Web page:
Saturation (Archimedes) method Accurate in better quality rocks if effective pore spaces can be completely saturated In poorer quality rocks, difficult to completely saturate sample Saturating fluid may react with minerals in the core (e.g., swelling clays) This method is more difficult to apply to core samples that require a jacket or rubber sleeve such as an unconsolidated sandstone. The jacket creates experimental problems, reducing its accuracy. This method cannot be used for determining porosity under confining stress, whereas the gas expansion (Boyle’s law) method can be conducted at multiple values of confining stress.

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**LABORATORY METHODS OF POROSITY DETERMINATION**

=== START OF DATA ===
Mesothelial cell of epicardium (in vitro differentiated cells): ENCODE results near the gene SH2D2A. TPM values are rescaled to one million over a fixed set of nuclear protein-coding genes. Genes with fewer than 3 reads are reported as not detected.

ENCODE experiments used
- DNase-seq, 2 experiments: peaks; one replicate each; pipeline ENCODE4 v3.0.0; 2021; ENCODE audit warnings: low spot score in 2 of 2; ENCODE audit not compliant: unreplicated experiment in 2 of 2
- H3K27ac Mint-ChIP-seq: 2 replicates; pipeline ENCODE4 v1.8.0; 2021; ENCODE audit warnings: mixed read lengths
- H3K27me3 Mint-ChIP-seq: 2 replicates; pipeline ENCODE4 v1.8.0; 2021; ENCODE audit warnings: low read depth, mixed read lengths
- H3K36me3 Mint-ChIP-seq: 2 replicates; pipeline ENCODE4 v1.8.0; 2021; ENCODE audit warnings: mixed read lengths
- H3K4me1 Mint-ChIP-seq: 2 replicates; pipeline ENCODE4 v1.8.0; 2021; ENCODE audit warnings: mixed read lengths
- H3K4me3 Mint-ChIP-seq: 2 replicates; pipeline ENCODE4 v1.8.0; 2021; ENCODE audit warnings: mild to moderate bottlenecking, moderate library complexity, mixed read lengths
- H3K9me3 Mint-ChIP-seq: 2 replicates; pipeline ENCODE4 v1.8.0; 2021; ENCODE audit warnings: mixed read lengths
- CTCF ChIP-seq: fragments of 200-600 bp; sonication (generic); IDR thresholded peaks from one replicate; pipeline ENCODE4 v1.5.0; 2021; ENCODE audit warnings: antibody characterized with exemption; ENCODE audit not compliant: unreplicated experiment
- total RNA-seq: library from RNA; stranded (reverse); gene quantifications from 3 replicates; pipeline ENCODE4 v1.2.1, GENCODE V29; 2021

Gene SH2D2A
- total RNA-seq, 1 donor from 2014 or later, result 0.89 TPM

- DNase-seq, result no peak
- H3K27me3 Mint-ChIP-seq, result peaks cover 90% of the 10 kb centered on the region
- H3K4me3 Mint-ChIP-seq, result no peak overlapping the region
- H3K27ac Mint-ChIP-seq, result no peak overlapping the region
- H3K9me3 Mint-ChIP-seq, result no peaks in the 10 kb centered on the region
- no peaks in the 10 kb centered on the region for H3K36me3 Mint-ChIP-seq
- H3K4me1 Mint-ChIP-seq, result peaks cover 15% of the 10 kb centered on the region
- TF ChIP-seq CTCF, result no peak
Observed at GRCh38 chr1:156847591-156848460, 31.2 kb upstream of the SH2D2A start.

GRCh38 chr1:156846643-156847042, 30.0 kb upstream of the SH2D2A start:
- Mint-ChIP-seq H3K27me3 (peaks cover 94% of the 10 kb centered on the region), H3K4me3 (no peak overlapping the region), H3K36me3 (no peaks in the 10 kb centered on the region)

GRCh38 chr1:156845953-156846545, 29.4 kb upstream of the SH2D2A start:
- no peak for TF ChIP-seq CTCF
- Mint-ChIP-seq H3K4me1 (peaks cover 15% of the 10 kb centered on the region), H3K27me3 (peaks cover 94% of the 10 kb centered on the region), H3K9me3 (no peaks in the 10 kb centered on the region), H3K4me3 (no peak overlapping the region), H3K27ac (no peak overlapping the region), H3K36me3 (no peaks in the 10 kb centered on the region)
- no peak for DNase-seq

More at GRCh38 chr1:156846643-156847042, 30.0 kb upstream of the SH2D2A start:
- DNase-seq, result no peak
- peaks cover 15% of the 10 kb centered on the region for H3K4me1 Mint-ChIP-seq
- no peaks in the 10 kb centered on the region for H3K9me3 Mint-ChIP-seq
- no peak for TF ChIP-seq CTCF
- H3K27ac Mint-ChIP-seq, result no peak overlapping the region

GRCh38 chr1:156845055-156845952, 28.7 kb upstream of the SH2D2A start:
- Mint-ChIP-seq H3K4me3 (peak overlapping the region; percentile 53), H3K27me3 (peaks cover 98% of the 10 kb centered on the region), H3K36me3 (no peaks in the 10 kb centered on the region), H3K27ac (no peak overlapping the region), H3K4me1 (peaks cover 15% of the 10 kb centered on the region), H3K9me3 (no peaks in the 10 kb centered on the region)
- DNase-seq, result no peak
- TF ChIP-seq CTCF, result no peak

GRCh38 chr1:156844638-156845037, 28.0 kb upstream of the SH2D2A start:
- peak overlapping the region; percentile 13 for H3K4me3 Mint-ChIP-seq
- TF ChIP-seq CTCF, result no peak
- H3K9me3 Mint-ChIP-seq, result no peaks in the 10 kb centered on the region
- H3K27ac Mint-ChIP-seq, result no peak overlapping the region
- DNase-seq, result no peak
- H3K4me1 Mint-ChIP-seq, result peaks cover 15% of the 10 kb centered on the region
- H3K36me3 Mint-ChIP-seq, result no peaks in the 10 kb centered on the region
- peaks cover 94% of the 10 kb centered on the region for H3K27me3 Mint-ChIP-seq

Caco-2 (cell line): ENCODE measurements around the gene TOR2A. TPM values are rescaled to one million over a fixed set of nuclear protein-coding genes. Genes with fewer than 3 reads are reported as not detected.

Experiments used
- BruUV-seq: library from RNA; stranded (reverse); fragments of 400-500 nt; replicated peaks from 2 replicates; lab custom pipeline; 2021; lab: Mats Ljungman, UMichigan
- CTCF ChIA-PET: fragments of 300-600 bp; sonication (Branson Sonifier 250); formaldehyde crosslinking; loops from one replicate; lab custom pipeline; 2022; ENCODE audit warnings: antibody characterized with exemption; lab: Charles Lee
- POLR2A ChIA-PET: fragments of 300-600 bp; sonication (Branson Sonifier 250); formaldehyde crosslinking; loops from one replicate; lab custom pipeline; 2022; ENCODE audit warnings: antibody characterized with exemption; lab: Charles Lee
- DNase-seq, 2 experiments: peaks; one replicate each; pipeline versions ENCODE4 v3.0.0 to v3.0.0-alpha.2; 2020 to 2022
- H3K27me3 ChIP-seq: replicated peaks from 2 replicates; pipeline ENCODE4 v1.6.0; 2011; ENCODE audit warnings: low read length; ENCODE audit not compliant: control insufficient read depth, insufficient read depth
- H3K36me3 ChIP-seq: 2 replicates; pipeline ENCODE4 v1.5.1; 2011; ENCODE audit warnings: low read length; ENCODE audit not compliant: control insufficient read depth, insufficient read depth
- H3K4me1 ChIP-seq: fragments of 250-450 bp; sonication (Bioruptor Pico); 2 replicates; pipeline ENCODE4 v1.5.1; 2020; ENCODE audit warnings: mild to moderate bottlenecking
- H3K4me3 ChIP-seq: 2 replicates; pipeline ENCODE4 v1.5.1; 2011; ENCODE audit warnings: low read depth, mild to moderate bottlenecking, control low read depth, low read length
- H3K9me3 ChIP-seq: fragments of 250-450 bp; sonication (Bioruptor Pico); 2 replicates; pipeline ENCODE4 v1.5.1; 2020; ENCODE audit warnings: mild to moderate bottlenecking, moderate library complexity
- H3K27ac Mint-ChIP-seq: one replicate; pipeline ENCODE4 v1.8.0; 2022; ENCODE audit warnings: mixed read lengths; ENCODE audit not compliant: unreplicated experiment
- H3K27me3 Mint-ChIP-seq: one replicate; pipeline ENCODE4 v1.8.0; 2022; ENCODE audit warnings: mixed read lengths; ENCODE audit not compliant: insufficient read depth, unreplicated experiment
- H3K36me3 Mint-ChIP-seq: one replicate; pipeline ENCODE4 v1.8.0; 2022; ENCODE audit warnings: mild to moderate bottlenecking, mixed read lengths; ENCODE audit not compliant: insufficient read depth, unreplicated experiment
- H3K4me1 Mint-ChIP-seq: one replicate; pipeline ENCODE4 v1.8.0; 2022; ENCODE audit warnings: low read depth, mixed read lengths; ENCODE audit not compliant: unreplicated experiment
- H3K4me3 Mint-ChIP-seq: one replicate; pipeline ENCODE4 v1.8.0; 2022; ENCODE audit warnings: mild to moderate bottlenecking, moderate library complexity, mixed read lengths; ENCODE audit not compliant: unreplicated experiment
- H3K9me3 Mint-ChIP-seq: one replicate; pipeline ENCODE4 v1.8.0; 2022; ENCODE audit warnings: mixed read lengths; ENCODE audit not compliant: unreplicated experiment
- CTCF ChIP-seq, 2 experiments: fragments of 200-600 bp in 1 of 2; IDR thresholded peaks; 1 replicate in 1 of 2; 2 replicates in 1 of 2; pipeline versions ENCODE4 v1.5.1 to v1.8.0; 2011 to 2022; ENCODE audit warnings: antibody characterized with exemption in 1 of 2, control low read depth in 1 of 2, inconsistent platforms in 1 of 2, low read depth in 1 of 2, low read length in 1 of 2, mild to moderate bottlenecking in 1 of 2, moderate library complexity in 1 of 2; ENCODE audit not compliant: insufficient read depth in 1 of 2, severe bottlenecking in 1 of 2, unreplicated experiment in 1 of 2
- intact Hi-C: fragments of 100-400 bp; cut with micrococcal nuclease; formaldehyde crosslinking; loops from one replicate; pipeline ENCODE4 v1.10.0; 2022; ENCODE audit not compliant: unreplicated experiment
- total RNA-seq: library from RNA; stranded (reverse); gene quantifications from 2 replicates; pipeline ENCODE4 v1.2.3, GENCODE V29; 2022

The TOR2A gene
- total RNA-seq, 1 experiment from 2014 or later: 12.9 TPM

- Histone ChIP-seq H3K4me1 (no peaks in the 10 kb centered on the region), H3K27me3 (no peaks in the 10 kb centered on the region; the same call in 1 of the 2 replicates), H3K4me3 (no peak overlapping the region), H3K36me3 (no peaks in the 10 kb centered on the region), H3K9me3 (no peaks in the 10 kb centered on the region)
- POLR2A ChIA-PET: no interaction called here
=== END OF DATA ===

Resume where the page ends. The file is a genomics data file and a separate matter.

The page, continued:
Pore volume determination (Effective) Gravimetric (Archimedes) Wsat - Wdry fluid 2. Boyle’s Law: (Gas expansion) Vp =

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**PORE VOLUME FROM GAS EXPANSION METHOD**

Initial conditions P1 V1 Core The core plug is placed in a Hassler sleeve, making the volume of Cell 2 equal to the bulk volume. This method is a continuation of the measurement of the matrix volume and uses Boyle’s law. The experiment is set up differently to measure pore volume. Boyle’s law: Initial cell conditions: measure V1 in Cell 1 Put core in Hassler sleeve, evacuate Valve closed Cell 1 Cell 2

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**PORE VOLUME FROM GAS EXPANSION METHOD**

Final conditions P1 P2 Core Valve open Cell 1 Cell 2

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**PORE VOLUME FROM GAS EXPANSION METHOD**